On the (actual) Origin of Species

I’m pretty happy with my pokemon fanfic’s name, but I didn’t just pick it because it sounds cool and has some thematic fit. I picked it because Darwin’s book means something very special to me. This isn’t going to be a detailed review of the book’s contents itself, but rather why I think it’s so much more important than most people realize.

161 years ago today, Charles Darwin published On the Origin of Species by Means of Natural Selection, a book that literally changed the way we humans understood ourselves, and our place in the world around us. It  For those that haven’t read it, haven’t seen Darwin’s thoughts in their original form back when this was the cutting edge of science rather than taken for granted by all but the most ignorant, it may be hard to appreciate just how important this book was. Ironically enough, atheists and agnostics may especially underestimate the importance of it, thinking it simply the root of our understanding of evolution. Most don’t realize that if it hadn’t been written, they may not be skeptics at all.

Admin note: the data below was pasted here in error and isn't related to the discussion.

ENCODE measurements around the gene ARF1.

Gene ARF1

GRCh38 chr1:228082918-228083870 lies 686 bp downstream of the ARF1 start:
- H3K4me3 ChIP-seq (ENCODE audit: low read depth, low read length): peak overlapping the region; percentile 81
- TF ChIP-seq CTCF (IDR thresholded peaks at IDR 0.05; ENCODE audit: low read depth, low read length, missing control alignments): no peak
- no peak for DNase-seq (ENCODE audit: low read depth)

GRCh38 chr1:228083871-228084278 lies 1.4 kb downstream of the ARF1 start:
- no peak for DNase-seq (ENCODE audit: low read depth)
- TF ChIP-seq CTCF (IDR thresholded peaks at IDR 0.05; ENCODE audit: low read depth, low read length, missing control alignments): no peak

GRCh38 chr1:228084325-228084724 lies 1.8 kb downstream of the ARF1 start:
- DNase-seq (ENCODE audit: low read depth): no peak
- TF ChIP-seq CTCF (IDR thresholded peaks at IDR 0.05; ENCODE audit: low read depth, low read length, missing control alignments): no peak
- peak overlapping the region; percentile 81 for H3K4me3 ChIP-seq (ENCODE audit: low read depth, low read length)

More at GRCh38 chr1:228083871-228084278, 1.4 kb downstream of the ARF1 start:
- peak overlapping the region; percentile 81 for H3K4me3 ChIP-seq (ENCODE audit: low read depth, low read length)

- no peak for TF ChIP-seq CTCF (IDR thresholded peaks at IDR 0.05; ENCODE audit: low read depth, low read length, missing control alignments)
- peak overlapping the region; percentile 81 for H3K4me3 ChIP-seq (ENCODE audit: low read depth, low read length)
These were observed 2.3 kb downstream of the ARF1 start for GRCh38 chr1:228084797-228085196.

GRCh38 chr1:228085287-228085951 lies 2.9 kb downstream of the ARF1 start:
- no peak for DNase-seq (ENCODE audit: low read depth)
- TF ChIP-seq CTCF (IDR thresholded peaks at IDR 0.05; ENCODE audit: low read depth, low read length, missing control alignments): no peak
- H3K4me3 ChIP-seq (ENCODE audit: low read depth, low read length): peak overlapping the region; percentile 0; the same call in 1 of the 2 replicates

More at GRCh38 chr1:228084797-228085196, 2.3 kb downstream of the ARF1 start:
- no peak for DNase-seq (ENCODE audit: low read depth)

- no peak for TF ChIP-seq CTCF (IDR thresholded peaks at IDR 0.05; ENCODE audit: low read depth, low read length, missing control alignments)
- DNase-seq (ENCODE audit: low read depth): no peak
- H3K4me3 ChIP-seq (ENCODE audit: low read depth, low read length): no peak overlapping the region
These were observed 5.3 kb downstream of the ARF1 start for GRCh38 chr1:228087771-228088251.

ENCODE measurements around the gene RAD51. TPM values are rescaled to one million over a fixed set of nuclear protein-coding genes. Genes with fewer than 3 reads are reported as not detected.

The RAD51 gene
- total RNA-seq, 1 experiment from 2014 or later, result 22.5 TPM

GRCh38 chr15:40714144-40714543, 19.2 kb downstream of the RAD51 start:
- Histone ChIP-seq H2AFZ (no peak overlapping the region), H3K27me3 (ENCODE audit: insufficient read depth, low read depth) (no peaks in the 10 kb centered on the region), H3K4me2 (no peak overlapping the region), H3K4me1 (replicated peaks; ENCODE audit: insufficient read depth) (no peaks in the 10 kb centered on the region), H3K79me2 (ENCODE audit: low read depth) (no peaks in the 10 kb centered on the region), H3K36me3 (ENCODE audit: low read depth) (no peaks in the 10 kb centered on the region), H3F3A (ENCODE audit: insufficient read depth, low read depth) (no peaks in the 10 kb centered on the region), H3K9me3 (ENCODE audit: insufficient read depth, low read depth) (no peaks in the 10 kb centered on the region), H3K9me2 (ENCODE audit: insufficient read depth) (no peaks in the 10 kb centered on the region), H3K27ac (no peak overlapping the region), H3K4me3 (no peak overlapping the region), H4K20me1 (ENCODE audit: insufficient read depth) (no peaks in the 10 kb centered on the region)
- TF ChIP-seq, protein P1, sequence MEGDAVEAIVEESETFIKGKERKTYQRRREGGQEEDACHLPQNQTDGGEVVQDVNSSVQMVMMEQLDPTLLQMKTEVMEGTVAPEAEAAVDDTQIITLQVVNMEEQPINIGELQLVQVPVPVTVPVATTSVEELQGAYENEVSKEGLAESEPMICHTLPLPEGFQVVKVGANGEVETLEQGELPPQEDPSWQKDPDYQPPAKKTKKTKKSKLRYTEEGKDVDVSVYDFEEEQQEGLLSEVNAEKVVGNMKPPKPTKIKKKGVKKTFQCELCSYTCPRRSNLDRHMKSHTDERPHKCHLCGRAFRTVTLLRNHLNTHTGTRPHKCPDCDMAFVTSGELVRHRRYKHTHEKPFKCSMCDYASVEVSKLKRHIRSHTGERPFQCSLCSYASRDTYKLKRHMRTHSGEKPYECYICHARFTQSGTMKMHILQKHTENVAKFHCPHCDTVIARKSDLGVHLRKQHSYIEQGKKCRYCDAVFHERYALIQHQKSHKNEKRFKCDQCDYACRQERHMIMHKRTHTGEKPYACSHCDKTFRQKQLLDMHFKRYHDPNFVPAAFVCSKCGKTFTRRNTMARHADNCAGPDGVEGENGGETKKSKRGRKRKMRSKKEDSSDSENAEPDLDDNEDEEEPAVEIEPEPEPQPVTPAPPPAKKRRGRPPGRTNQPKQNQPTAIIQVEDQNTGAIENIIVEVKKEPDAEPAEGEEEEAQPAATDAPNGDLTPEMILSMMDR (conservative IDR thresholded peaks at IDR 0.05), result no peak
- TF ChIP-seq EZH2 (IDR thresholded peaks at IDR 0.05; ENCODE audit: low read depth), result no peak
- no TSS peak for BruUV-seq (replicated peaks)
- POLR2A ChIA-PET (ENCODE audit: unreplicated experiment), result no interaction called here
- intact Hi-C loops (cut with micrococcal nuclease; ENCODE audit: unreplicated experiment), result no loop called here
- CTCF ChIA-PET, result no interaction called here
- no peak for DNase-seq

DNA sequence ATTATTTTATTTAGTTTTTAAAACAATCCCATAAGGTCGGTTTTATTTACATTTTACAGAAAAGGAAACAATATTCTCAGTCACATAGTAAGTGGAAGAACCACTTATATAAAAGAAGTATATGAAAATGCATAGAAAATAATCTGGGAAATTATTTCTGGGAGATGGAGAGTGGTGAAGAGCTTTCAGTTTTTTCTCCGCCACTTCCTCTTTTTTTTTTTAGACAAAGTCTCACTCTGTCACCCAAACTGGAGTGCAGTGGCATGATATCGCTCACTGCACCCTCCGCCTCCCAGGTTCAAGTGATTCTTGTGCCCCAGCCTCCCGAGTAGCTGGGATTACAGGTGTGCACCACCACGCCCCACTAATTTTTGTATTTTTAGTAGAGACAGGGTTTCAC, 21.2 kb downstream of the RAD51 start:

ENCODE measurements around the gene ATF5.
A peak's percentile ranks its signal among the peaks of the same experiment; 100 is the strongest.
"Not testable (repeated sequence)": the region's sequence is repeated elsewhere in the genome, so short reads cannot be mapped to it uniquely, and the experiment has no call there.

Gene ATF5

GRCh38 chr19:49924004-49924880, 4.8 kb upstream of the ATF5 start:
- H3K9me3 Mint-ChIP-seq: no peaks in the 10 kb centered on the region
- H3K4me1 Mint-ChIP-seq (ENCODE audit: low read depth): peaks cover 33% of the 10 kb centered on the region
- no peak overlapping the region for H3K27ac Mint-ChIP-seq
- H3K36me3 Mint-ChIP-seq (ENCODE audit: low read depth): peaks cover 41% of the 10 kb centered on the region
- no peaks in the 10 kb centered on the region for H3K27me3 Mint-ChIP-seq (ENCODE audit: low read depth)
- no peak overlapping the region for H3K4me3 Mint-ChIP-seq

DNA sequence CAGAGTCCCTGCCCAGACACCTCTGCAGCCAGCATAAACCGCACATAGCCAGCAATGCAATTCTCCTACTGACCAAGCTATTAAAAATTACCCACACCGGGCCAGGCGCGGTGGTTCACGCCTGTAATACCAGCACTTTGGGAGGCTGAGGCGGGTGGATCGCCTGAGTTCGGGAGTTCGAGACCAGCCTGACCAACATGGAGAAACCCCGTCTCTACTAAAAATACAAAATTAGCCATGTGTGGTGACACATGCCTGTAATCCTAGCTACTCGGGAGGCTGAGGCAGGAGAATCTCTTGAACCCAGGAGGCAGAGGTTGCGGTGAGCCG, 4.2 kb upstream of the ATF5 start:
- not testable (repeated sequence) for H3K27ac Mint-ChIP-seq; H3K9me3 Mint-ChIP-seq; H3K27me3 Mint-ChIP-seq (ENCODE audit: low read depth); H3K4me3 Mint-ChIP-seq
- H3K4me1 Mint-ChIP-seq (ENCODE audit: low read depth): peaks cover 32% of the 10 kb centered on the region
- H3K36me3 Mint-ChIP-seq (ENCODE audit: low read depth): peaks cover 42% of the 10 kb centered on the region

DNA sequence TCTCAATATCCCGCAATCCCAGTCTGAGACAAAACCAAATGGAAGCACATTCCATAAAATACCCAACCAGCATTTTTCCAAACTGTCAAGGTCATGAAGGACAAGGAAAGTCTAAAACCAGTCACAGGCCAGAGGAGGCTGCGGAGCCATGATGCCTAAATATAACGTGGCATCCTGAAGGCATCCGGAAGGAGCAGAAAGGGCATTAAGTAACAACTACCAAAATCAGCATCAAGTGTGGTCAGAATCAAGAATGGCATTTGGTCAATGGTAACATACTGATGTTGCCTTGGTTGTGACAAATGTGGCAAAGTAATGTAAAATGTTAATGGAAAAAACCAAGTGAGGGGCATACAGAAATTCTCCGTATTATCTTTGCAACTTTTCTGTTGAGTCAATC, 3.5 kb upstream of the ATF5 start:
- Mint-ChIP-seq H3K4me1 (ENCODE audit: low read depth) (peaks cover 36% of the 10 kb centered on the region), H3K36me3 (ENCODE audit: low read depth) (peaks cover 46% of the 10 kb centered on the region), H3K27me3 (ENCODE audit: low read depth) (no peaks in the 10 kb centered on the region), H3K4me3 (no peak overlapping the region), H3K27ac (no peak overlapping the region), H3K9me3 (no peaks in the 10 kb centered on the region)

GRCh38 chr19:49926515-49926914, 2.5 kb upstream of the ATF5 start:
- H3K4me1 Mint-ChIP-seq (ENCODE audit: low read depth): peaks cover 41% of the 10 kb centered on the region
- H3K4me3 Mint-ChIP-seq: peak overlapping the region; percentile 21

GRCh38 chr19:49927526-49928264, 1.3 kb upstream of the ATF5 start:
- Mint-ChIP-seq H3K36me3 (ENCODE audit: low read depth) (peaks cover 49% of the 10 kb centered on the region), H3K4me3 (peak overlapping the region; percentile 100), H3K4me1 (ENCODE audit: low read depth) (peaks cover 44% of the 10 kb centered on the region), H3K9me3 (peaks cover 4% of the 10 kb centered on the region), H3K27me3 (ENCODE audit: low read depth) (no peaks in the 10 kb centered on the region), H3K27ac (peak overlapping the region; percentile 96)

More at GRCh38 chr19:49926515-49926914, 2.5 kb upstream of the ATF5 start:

Because skepticism doesn’t come easy to people, and our brains are pattern-matching machines. Before Darwin, the vast majority of the irreligious were, at the very least, deistic or spiritualists. Great thinkers, rationalists, and philosophers may have recognized the absurdities and contradictions of the theistic religions, but surely, they thought, something supernatural existed. How else to account for the origin of the universe? Or the miracle of life’s variety, including us, in our apparent superiority over the lesser creatures of the world?

Edwin Hubble answered the first, and Charles Darwin the second. They gave us something precious: the ability to conceptualize a world, a universe, a cosmos, as just what it is. A reality that explains itself, to those willing to put in the hard work of studying it, so that even in our immense ignorance, we are still capable of distinguishing the map from the territory.